After a long winter hiatus, I’ve started back writing. I left a lot of work on the back burner, stories that called out to me on those dark nights, when the world seemed cold and lonely. They yelled at me in the middle of the night to finished them, but I didn’t have the mental or the physical energy to seat in front of my computer and craft their tells. Now, that things have gotten to some normalcy in my life, I have started to get back into the flow of putting my butt in a chair and write. But what to write, there are so many voices, so many stories, that call out to be written. However, one of the voices screaming the loudest on those cold winter evenings, is my Daughters of Dahomey Series.
The Guards didn’t shackle Brooks today, as they led her into the court room, but she noticed the armed guards at each exit, and the one standing beside the bench. They waited until she sat before taking their positions on either side of her chair.
Brooks had sat at the defendant’s table patient, proud and purposeful, throughout the proceedings, no longer scared or remorseful. However, today she will learn her faith. She couldn’t deny she had butterflies.
They had charged her with insubordination, misconduct unbecoming an officer and other offences injurious to military discipline that constitute violations of military law. In essences, they were throwing the book at her. A conviction would have her spending a life sentence in a military prison.
Her military advocate was Major Lexis Rhodes; she represented all twenty women charged in this case. Advised not to take this on, by peers and others, who told Rhodes this would end her promising career with the military. Nevertheless, once Rhodes heard the women stories, she hadn’t back down, not once. Not even after all the threats and the likelihood they’ll eventually charged her with insubordination. She’s a courageous woman, Brooks thought, she hadn’t turned her back on us.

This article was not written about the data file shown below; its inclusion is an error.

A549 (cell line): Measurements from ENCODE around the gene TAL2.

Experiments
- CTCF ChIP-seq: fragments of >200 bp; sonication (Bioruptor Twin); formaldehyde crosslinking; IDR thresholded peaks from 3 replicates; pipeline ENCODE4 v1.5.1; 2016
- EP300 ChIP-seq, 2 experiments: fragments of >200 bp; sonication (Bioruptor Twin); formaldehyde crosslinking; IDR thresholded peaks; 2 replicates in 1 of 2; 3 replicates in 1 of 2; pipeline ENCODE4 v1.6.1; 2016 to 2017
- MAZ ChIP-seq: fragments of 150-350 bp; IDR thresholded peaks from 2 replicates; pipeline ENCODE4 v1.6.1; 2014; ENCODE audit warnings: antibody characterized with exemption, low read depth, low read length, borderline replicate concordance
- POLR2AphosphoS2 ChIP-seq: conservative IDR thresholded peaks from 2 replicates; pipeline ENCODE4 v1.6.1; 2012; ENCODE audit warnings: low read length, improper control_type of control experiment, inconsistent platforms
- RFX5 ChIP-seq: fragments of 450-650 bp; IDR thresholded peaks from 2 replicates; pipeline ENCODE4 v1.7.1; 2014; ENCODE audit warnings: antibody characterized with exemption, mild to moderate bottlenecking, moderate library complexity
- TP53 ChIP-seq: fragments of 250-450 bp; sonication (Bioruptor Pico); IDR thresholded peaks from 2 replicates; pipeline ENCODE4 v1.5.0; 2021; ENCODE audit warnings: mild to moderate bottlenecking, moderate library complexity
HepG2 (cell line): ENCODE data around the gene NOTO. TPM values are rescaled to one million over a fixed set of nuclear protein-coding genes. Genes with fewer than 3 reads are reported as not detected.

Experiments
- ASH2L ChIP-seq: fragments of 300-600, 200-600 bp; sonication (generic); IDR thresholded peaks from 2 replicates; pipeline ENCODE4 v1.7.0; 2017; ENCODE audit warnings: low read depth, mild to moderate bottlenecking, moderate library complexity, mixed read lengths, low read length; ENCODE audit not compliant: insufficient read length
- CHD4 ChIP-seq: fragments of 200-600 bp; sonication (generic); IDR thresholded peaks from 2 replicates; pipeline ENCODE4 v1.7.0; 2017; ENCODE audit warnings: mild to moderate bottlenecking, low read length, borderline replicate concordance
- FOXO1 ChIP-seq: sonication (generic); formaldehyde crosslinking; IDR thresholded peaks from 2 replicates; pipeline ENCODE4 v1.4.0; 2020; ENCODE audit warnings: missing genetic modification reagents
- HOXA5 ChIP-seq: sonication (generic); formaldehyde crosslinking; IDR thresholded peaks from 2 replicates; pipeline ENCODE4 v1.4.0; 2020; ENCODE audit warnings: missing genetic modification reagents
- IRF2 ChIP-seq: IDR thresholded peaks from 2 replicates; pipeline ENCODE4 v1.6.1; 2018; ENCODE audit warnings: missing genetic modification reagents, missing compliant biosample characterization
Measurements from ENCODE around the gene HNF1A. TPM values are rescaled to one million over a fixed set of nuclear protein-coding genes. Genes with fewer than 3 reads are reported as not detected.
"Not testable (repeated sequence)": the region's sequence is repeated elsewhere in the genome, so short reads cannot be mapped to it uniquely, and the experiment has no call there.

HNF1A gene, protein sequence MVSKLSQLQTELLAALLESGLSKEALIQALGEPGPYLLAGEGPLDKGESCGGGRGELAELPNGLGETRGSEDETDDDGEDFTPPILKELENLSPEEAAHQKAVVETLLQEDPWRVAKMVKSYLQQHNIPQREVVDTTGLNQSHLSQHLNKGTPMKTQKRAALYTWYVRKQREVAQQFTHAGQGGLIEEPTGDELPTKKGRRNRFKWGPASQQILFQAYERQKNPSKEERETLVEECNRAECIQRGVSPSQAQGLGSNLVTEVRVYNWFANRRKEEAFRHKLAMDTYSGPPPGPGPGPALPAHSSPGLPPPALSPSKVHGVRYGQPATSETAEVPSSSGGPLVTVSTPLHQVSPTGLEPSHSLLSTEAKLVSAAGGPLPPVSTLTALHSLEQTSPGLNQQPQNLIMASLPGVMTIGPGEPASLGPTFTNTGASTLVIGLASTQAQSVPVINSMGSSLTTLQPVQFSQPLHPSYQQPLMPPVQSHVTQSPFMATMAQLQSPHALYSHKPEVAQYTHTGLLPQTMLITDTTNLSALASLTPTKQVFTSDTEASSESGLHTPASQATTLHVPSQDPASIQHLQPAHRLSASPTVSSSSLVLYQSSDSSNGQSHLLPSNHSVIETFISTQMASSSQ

Rhodes had argued, masterfully on Brooks’ behalf, for nearly two weeks on her sovereign to act in this matter. She had complied files of military evidence, where others have acted in this same code of military conduct, and they were label heroes. Nonetheless, the Judges hadn’t admitted most of the evidence. It left Rhodes scrabbling to make her case.
Brooks stared at the panel of male Judges who held her faith. They were Colonials in the Army, men of power who hadn’t seen the face of the enemy up close and personal. But who can, so easily ask the young and poor to give their lives for a country that considers them pawns on a world chess board.
Brooks sat impassive, while she watched them read the small folded paper, not one looked in her direction, before passing it down the line.
She wasn’t naïve to think that she’d be exoneration.
The military protected their own, conversely, she was not a Captain in the Army today; she was just a woman who defied orders
Copyright © 2013 Glynis Rankin